| Elise regarded the interior of her new cabana with a critical eye. She’d spent the entire morning dusting, mopping, straightening the rented furniture, and removing a particularly nasty pattern of stains in the porcelain sinks. Her forehead glistened with sweat, and she ran a finger across it. It came away dripping and she wiped it carefully on a paper towel, then used the make-shift rag to blot at her face. Only 11:00 and it was already getting hot. She wondered if she would ever get accustomed to the tropical heat.
She sighed and looked at the phone. Roger would be hard at work, making deals, approving details of the resort’s construction. He probably wouldn’t have time to chat with his wife. So she was stuck in this sweltering little hut, while he was cool and comfortable in his air conditioned office. Not for the first time, her thoughts turned bitter as she remembered the huge favor she was doing for her husband. His company wanted him to transfer to Brazil and oversee the construction of this resort. There were no real choices, only duty. She sighed again. Elise had liked her job in Phoenix, but Roger’s work had always been more important.
She looked around for something else to clean, something to make the day pass, to make the house a little more like a home. Then she noticed the insect on the counter, scuttling slowly toward the plate of uneaten toast. It was an ant, she realized, though she’d never seen such a large specimen. Its body had to measure nearly a full inch in length. It was black, but with subtle purple striping on its fat little abdomen. The insect moved with purpose to the toast, tore off a crumb, and retreated to a small crack in the baseboard.
Elise shook herself, as if to dispel a minor enchantment. The bugs couldn’t be allowed in her house. Under the sink, in the cabinet, was a spray can of insect killer. She hated using it inside. The stuff was poison, after all. But . . .
She froze. The ant was back, trundling along toward the toast in a purposeful way. Carefully, she moved one finger above it, like a god of old with a will to smite.
Her finger came down, crushing the striped abdomen flat with a tiny spray of juices. Snake-quick, the ant twisted to lock those oversized mandibles on her finger.
Elise cried out in surprise and sudden pain. The ache was intense, and she stripped the insect from her finger, flinging it back to the counter where it writhed in its own agony. The pain persisted, like a pinpoint of fire. She realized that the ant must carry some minor type of venom. The struggling ant on the counter moved more slowly, and then stopped.
Elise sniffed the air. It was suddenly full of a pungent aroma, like onions and blood. Nasty creature, she thought, and used another paper towel to wipe it from the counter and deposit it in the trash.
Another ant came through the crack. Then another, and another.
Her eyes went wide at the sight of those gigantic insects streaming onto her kitchen counter, and she moved back a few steps.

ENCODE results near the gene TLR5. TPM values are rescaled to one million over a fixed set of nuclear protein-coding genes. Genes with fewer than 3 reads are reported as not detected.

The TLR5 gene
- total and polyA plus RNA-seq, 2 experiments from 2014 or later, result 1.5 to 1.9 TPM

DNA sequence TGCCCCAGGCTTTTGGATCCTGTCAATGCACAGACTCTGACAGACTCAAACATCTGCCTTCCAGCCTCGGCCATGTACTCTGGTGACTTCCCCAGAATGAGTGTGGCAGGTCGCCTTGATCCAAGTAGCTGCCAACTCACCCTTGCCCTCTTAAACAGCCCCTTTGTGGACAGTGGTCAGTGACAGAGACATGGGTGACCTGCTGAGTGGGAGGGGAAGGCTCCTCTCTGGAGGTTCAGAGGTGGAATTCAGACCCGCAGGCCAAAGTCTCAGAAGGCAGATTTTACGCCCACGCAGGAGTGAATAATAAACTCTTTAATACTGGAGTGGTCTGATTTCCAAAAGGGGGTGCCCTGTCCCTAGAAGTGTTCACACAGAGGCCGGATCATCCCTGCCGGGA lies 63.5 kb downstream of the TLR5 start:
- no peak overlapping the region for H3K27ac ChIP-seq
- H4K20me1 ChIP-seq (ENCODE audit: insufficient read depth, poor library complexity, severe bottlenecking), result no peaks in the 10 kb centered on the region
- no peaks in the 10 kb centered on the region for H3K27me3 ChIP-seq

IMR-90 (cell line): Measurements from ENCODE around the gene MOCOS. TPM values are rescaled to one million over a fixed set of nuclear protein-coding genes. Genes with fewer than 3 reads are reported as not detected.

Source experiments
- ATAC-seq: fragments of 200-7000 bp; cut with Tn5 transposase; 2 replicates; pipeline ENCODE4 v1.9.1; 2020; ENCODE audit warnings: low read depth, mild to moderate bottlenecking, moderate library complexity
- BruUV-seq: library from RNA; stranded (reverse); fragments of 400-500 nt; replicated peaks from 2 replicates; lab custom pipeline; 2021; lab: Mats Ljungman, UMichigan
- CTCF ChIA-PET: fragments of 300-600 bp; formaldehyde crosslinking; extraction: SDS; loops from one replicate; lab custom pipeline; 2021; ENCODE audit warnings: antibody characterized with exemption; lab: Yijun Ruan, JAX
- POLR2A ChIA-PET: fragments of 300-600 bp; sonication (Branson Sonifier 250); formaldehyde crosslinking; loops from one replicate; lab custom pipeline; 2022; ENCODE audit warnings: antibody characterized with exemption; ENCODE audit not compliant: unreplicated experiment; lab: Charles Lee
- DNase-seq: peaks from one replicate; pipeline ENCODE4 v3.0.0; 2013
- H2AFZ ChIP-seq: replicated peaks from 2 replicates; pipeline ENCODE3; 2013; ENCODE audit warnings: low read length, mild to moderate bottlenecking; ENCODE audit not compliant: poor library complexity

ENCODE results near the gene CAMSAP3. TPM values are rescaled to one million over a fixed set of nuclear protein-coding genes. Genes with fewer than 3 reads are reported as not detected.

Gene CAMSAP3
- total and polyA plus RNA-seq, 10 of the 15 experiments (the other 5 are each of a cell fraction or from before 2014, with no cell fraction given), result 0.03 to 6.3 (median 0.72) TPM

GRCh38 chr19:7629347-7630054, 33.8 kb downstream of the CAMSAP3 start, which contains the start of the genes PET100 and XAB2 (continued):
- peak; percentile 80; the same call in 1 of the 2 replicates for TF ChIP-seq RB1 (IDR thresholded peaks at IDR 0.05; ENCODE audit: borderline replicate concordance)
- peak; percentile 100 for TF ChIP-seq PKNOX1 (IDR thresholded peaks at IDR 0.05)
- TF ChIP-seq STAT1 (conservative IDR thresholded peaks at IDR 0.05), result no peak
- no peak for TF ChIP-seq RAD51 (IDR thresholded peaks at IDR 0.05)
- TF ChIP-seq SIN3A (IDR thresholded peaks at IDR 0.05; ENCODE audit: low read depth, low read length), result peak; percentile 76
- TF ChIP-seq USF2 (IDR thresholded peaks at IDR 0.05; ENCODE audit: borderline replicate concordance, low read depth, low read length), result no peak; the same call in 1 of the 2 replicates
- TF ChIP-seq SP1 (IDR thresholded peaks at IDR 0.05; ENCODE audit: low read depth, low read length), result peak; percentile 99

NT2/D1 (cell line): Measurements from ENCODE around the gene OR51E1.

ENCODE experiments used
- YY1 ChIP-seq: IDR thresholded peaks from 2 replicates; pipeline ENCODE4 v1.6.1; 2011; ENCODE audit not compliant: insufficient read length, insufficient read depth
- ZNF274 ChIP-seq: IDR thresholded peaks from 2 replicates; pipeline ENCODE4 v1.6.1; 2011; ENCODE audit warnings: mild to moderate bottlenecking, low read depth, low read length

There had to be over a hundred of them now, and they lined up on the counter edge, facing her, and going very still.
Elise froze as well, her blue eyes staring into hundreds of obsidian black orbs. A chill ran down her spine, as she realized she may be in actual danger. She imagined this many ants biting her, their jaws piercing her flesh, driving hot spikes of pain through every exposed inch of skin. She wondered if that much venom could kill her, or just leave her wracked with agony.
The ants remained still and silent as they regarded her with malevolent interest. They almost looked like tiny action figures, made of shiny plastic instead of chiton and pulsing fluids.
She remembered the can of pesticide, under the counter that was now covered with ants. She moved toward it slowly, hoping not to goad the insects into motion. Her hand reached the cabinet door and she pulled it open slowly.
An antenna twitched.
She stopped, heart beating wildly. The ants were so near she could smell them, but the shiny blue and yellow can was just six inches from her hand. With a sudden movement she snatched it and stepped back.
Her bare foot came down on something that crunched. The smell of onions filled the air, and she turned to see another line of ants still streaming up from under the door.
Elise screamed, and mashed her throbbing finger down. The poison sprayed out, hitting the ants at her feet. They writhed and curled, but only when hit directly. She sprayed and sprayed, turning in circles as the ants boiled toward her. A choking fog of insecticide filled the cabana, and still she sprayed, screaming in a strange mix of terror and fury.
The ants came on, remorseless in their determination to reach her unprotected skin. But the poison was too much for them, and they curled, one by one, in the rictus of death. Soon they were all still.
Sobbing with relief, Elise put the can of spray on the counter. It made a tinny sound on the hard countertop, and seemed much lighter now. The air was thick with sweet-smelling poison, but she welcomed it, preferring the toxic cloud and the feeling of slow suffocation over the white-hot bites of her tormentors.
Then an ant crawled under the door. She grabbed for the can again and shot a stream toward it that rapidly faded to a sputter. The ant curled, but the can was empty. Another ant came under the door, and she looked out the kitchen window. A great line of boiling black was advancing on the house, its front churning and seething with insectile rage.
Her jaw dropped open and she howled.